Do you reach for comfort foods when you feel stressed?
Many of us do, and it’s been suggested that there’s a connection between the stress we feel and the weight we gain. And now scientific studies have found evidence to back this up.
Stress and the waistline
Ongoing stress can cause the body to release excessive amounts of a hormone called cortisol. Cortisol plays a vital part in managing fat storage and our use of energy. It’s known to increase our appetite and encourage cravings for sugary or fatty foods.
Research has shown people with higher levels of cortisol tend to eat snacks in response to stress. This led the University College London (UCL) to analyse the link between levels of cortisol present in the hair with BMI (body mass index) and waist circumference.
Data from more than 2500 men and women recorded over four years looked at 2cm pieces of hair. This represented around two months’ worth of growth and the levels of cortisol that had built up during that time. The study found that higher levels of cortisol in the hair were associated with bigger waist circumferences and higher BMIs. Those studied with a BMI of 30 or more (and classified as obese) had especially high hair cortisol levels.
What is stress?
When you become stressed you may find your breath speeding up, your heart pounding and your muscles tensing. These physical changes are your body’s way of reacting to difficult situations. Once the situation has resolved, your body reverts to normal.
But if you’re continually stressed, your body remains in a state of high alert. This can cause stress-related symptoms to develop. These could be mental symptoms such as difficulty concentrating or making decisions as well as constant worrying. Physical symptoms include headaches, dizziness and problems sleeping.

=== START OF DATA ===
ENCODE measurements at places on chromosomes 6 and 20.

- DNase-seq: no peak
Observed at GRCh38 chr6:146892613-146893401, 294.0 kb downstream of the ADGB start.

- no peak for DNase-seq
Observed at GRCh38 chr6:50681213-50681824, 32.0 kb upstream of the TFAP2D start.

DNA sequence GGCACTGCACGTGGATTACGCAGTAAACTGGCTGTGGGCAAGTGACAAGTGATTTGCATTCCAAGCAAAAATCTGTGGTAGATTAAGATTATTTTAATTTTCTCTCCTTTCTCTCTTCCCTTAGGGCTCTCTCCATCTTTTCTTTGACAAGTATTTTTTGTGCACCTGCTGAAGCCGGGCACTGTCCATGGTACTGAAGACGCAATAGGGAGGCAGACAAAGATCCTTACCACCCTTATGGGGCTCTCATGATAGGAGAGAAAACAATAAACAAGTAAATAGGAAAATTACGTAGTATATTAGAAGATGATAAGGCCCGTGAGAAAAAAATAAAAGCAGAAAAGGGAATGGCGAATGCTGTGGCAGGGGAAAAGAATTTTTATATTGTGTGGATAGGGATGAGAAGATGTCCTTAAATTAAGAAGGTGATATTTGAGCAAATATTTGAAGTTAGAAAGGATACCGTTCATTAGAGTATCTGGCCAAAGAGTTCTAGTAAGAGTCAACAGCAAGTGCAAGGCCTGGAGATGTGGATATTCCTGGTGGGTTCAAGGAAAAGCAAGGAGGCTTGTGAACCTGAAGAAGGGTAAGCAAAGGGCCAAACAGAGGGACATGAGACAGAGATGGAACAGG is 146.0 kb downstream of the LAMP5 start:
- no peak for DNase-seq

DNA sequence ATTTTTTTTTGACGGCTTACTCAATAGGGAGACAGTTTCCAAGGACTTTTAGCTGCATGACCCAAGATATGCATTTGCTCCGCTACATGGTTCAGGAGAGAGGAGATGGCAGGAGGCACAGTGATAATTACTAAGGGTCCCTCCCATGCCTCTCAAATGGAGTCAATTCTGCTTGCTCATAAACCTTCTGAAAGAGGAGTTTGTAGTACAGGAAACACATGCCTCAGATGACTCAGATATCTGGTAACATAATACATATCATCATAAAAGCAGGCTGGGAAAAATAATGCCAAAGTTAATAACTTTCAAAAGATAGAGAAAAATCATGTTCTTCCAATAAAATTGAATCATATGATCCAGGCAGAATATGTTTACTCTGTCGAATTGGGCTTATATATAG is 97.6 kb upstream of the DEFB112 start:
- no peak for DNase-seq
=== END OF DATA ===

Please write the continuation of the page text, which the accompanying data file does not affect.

How to deal with stress
It helps if you can define the cause of your stress. Whether it’s work pressure, relationship problems, grief, financial difficulties or an upcoming event – if you can evaluate the effect it’s having on your life, you can begin to take steps to reduce the impact.
Facing the problem and talking about it with friends and family is better than avoiding the issue as this can allow matters to escalate.
As well as trying to deal with the underlying cause of your stress, you can also take steps to reduce the symptoms. For example, fitting in regular exercise, making time for holidays and breaks, and enjoying hobbies and interests.
The NHS has come up with these 10 stress busters to help you manage the emotions you’re feeling.
Motivate yourself to change
If you’re looking for the motivation to make changes to your life, think of the health benefits both mental and physical of dealing with your stress.
Think about the people and things that are important in your life and make them your priority. Social media’s portrayal of supposedly successful people may hide all sorts of problems so don’t try to compare yourself with others, nobody’s perfect. So be kind to yourself and do the best you can.
By reducing your stress levels, you could also help to shrink your waistline.
How does your waistline measure up?
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